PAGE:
Using size of the department as a criteria, we find that the four largest forces were found in Topeka, Des Moines, Wichita, St. Paul and the next four smaller forces were found in Springfield, Cedar Rapids, Duluth, and Waterloo. Using area covered in the square miles of the city, we find almost all the cities are the same or larger in area except for Fargo, which was radically smaller and Kansas City, which is nearly three times the size. If we consider fire ratings, all the cities have either a three or four rating and the factor is, therefore, not significant in determining the appropriate group.

If we look at Standard Metropolitan Statistical Area population, we have Topeka, Springfield, Duluth and Des Moines on the larger size and Cedar Rapids, Waterloo, Fargo and Sioux City on the smaller size. If we use cities and not SMSA, we have St. Paul, Wichita, Des Moines, Kansas City, Springfield, Topeka, Cedar Rapids, and Davenport.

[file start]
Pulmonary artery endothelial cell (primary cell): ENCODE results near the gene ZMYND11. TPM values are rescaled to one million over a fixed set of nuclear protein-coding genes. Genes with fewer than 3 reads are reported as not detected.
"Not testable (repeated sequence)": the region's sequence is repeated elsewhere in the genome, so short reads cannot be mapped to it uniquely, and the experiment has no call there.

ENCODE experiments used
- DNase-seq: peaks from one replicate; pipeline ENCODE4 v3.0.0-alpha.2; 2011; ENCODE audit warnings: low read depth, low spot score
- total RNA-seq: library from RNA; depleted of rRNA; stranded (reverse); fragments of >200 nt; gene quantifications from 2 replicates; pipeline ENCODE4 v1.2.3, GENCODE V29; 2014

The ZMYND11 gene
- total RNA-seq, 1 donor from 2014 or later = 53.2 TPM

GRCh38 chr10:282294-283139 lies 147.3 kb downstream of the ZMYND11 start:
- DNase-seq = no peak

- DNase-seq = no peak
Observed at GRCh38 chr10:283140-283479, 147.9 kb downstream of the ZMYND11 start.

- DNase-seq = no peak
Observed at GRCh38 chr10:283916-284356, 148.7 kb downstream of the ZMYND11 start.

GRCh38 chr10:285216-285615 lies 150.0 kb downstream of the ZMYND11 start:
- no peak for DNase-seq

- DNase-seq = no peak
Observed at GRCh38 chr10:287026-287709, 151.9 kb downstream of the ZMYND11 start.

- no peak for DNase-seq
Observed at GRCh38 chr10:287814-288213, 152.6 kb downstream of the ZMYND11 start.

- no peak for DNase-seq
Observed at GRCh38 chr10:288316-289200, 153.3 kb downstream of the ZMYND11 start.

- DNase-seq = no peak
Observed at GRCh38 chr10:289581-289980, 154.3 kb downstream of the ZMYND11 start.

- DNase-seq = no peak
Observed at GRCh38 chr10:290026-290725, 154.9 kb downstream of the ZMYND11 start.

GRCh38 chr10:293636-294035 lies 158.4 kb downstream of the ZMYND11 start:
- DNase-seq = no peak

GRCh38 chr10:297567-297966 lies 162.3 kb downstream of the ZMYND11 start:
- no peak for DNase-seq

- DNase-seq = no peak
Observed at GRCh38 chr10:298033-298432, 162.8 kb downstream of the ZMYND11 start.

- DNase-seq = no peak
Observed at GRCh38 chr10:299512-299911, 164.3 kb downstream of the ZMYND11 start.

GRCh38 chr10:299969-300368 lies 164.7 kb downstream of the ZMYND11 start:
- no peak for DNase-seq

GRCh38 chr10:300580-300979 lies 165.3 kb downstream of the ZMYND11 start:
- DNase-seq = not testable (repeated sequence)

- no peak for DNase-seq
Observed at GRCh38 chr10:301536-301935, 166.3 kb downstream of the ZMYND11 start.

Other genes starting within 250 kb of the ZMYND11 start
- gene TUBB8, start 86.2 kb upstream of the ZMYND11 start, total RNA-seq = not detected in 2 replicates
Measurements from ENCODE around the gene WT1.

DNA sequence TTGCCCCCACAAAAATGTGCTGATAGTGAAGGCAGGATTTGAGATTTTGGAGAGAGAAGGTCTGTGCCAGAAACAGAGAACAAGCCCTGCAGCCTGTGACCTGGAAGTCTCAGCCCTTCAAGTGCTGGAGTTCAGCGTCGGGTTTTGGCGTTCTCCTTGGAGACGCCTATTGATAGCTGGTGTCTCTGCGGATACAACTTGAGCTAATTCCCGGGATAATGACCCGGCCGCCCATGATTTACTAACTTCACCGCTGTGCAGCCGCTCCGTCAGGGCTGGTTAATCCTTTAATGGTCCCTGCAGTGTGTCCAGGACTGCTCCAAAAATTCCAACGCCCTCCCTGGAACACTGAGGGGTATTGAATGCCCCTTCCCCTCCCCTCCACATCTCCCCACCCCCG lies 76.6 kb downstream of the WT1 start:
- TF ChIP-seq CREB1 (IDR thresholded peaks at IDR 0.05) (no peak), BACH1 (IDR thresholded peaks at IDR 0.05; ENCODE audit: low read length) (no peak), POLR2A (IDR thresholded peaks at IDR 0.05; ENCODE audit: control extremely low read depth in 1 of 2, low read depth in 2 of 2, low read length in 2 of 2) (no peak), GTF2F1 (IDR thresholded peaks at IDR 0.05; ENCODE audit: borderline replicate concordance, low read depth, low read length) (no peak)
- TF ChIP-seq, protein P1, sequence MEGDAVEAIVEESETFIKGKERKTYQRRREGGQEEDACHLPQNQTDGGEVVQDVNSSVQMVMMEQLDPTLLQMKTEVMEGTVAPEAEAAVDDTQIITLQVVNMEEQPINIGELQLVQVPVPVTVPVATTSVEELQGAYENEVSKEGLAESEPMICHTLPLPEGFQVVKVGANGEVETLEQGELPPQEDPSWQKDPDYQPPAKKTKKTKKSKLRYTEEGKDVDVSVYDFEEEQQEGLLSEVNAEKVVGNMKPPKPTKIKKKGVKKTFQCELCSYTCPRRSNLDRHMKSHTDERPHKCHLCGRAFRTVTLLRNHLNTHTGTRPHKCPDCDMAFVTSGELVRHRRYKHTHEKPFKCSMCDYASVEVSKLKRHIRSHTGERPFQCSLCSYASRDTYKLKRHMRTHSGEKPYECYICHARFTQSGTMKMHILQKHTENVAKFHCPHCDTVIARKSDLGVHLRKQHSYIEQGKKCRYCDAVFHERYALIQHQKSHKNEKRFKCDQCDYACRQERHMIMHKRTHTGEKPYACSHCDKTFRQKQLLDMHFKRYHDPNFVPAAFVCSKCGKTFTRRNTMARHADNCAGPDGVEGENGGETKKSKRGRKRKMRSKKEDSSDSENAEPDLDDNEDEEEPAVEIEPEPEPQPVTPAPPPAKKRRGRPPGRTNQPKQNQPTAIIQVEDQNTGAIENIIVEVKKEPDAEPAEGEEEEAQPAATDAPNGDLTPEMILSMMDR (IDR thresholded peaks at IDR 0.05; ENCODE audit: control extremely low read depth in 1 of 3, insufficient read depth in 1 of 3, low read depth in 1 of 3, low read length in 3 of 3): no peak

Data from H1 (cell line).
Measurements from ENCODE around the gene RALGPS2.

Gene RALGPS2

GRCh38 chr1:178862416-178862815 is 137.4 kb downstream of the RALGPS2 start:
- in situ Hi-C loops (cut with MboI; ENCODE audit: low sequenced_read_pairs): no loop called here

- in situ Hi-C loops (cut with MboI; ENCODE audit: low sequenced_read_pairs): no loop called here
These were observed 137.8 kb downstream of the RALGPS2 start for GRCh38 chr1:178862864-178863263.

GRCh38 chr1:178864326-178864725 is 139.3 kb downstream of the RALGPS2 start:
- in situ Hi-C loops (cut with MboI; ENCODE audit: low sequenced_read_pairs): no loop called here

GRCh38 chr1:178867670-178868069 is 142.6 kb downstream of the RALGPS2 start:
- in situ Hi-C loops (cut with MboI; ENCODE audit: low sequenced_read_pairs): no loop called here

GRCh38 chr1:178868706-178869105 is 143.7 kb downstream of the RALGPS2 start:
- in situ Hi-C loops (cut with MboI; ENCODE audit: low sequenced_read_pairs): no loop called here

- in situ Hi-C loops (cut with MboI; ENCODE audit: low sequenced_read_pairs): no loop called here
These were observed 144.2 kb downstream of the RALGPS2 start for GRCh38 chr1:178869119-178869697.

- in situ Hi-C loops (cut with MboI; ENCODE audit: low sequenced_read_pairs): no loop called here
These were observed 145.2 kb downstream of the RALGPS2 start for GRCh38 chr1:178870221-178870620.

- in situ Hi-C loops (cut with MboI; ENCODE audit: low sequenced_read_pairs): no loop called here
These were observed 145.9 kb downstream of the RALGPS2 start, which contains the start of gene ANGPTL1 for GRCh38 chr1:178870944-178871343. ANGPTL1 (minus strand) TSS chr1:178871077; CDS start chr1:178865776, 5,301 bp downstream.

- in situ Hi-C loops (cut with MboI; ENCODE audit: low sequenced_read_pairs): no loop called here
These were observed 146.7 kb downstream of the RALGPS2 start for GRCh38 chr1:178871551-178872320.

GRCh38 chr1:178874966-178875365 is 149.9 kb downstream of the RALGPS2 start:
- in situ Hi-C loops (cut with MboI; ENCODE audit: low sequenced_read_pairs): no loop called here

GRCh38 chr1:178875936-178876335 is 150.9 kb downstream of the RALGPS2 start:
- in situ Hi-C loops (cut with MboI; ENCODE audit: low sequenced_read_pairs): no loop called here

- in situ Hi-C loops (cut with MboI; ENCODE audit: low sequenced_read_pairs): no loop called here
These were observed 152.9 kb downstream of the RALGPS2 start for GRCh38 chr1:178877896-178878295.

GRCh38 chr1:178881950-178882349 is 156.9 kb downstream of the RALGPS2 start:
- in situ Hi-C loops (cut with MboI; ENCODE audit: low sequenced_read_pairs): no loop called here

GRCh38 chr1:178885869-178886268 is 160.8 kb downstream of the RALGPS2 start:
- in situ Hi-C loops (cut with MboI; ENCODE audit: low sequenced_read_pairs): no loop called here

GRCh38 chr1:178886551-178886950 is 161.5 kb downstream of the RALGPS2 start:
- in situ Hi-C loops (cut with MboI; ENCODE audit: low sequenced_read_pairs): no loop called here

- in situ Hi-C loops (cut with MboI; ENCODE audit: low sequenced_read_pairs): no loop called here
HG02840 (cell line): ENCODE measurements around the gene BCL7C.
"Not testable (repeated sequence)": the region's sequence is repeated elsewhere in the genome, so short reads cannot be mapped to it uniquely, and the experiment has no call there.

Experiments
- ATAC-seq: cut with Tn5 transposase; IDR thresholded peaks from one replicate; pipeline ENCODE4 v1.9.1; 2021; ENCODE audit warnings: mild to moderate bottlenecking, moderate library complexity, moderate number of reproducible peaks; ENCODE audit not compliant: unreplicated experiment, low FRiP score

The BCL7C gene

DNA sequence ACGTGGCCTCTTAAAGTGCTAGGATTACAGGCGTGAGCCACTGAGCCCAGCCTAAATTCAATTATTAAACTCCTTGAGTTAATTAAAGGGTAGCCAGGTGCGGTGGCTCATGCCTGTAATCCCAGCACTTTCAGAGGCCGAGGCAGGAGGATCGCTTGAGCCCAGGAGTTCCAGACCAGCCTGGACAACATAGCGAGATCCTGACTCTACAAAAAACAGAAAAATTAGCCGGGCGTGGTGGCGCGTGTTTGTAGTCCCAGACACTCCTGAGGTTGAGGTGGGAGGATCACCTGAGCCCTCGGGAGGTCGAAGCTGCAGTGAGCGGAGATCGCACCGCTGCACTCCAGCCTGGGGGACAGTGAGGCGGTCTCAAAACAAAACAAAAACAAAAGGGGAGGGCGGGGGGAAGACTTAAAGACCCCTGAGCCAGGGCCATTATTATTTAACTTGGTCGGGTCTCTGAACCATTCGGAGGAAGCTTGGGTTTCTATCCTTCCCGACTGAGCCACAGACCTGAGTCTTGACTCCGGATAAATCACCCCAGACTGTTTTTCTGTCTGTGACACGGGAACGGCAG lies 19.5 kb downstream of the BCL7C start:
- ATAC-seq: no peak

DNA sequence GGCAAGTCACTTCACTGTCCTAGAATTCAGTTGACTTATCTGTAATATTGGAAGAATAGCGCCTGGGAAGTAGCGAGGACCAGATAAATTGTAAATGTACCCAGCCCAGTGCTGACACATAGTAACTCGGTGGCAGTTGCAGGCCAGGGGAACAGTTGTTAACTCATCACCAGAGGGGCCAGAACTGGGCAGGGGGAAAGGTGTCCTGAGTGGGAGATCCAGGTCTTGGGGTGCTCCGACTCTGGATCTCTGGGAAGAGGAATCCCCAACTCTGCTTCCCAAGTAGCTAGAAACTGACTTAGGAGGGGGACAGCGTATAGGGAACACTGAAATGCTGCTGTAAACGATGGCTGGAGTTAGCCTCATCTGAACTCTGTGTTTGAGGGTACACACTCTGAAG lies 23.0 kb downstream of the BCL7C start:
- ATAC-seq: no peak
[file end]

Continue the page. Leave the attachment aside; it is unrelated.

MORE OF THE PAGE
In this case, we have decided to use cities instead of SMSA. The reason for this is two-fold. First, the use of cities provides a group of cities with a more similar density to Lincoln than SMSA. The city mean and median density is less than Lincoln's but more than the mean and median density for the SMSA. This means that the physical layout of the cities' array is more similar to Lincoln than that of the SMSA. Using this list also provides the closest approximation in firefighter force size. The mean of the cities' list is 48.5 larger than Lincoln and the median is 36.5 larger than Lincoln. If we use the SMSA the mean is 76.5 smaller and the median is more than 100 smaller. We also have to recognize that cities actually employ firefighters while SMSA does not. We also note that the median and mean temperatures of these cities in Exhibit 23 are within two degrees of mean temperature of Lincoln.

Turning then to the salaries on Page 6, the pay raise necessary for Lincoln to reach mean (average) of minimum salaries of the array is 9% and the pay raise necessary to reach the mean (average) of the maximum salaries of the array is 5.3%.